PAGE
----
Square Kilometre Array

Great Expectations for Great Experiments
University of Malta and Oxford
Square Kilometre Array Conference
Press Release

The dawn of 2009 will see the world's most accomplished astronomers
visiting our shores. Their goal, is not `solely' to bask in the
copious historical and cultural attractions offered by our island, but
to discuss the future of one of the European Union's flagship
technical projects for the next seven years, namely the design of the
world's largest radio astronomical instrument – the Square Kilometre
Array (SKA). The EU, however, is but one of the players buying into
the future Radio Astronomy instruments with other major players such
as the USA, China and South America playing a key role in the design
and realization of this instrument.

The stakes are, pardoning the pun, astronomical, since once built to
the envisaged specifications, the telescope will provide the most
rigorous tests of General Relativity, measure the properties of every
single galaxy in the entire universe, as well as investigate the
possibility of life beyond our solar system. The price for such
answers is not cheap with current estimates hovering around the 1.5
Billion Euro mark. This however is not all, since once built the
telescope will have to be run and maintained with such costs expected
to top 100M Euros annually.

So what does 1.5 Billion Euros buy you ?

For that price, the SKA will have a radio-wave collecting area
equivalent to a million square metres and will be 30 times more
sensitive than any other radio telescope in the world. Furthermore,
the SKA will be able to survey the sky at least 10,000 times faster
than any imaging radio telescope ever built. The SKA will be an
aperture synthesis instrument. Signals from separated antennas will be
combined mathematically via fast data links to a central
supercomputer, providing an angular resolution equivalent to that of a
telescope having a diameter of more than 3000 km.

In order to achieve both high brightness sensitivity and high fidelity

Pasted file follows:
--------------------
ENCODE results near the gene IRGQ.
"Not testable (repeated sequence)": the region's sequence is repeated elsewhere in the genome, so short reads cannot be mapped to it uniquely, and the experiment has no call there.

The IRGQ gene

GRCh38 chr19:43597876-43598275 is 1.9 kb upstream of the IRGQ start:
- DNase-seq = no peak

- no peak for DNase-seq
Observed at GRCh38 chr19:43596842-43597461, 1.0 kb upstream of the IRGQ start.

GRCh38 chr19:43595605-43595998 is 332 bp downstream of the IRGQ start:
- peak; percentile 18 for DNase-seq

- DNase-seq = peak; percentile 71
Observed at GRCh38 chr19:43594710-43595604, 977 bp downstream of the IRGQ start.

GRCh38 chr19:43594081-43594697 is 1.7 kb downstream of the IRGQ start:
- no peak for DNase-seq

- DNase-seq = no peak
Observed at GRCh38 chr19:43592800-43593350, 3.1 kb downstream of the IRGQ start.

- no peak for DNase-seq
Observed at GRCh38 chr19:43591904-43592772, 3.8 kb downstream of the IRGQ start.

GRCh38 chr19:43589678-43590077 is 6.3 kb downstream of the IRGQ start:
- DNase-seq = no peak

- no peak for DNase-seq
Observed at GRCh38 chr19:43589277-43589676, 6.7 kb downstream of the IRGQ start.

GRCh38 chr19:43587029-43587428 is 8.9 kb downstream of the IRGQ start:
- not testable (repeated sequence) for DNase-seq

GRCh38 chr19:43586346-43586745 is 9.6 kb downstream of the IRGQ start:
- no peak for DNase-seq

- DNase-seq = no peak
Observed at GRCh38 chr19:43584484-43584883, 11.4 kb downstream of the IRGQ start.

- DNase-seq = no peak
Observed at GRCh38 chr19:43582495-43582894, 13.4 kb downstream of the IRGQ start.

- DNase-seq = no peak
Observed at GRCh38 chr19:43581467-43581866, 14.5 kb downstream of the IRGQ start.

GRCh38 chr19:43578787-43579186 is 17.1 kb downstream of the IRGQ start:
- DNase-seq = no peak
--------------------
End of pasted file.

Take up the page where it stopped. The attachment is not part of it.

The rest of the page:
images of the radio sky, the elements of the SKA will be distributed
in an inner core array and in groups of receiving elements located
from hundreds of metres to several 1000 km away from the core. The
core antennas will act as "radio wide angle lens" that can monitor the
sky constantly while more conventional radio dishes operate as a
"radio camera" (comparable to an optical CCD camera) to provide high
quality images. The signals from the stations" will be transported
back to a central processing engine where the data will be anipulated
to form images and time series, and to combat the effects of radio
frequency interference (RFI) signals.

Due to the inherent sensitive nature of the instrument, the telescope
will have to be located in a remote location as far away as possible
from human generated interference such as TV and radio stations, with
two countries currently tied for hosting the telescope, the Western
Australian desert or the South African Karoo desert.

The key feature of the SKA - its enormous collecting area - can only
be realised by moving away from traditional telescope designs and by
constructing efficient, broadband, low-cost antennas capable of
simultaneous multiple fields of view. This goes hand-in-hand with the
development of low-cost, low-noise radio-frequency amplifiers and
highly-integrated receivers.

Several innovative approaches are being investigated to find the
optimum enabling technology solutions for the science goals described